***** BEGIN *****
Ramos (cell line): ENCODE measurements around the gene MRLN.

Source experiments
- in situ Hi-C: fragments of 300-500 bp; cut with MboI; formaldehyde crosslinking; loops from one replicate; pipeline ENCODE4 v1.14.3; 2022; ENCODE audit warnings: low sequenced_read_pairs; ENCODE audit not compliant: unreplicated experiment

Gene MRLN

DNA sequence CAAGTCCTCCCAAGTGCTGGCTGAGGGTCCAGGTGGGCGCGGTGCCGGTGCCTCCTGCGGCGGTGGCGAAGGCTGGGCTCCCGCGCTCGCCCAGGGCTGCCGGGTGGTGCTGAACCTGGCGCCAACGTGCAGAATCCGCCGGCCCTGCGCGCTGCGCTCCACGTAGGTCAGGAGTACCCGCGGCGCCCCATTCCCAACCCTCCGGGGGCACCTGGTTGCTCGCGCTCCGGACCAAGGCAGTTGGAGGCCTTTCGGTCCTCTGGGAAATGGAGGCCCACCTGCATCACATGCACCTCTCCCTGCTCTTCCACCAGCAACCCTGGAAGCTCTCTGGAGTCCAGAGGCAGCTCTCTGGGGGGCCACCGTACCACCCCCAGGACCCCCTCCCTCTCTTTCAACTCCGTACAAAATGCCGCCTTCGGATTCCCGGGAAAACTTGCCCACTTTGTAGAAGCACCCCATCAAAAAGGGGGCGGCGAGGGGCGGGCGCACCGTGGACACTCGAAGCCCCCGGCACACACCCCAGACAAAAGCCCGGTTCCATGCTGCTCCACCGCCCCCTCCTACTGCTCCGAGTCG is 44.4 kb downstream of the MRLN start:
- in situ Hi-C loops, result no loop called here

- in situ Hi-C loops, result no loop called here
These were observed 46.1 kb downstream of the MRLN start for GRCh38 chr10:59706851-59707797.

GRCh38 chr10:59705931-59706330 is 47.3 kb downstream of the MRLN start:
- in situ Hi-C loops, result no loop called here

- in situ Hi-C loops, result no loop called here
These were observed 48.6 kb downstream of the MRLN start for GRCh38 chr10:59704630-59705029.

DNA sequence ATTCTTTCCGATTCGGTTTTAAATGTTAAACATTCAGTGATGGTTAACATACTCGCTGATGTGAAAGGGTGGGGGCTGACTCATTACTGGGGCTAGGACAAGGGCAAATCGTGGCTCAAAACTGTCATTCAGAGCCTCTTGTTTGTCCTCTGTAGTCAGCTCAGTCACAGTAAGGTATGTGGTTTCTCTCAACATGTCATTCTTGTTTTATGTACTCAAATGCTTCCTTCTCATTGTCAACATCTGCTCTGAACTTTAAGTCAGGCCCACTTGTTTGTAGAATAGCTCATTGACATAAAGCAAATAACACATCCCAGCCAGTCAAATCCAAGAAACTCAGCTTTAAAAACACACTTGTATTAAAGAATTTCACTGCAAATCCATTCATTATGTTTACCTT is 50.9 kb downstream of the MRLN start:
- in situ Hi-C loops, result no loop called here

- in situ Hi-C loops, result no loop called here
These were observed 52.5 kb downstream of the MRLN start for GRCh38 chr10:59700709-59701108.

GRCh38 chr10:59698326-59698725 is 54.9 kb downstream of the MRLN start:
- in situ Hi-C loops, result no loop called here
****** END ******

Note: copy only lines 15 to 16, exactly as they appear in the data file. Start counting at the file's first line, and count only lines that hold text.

- in situ Hi-C loops, result no loop called here
These were observed 52.5 kb downstream of the MRLN start for GRCh38 chr10:59700709-59701108.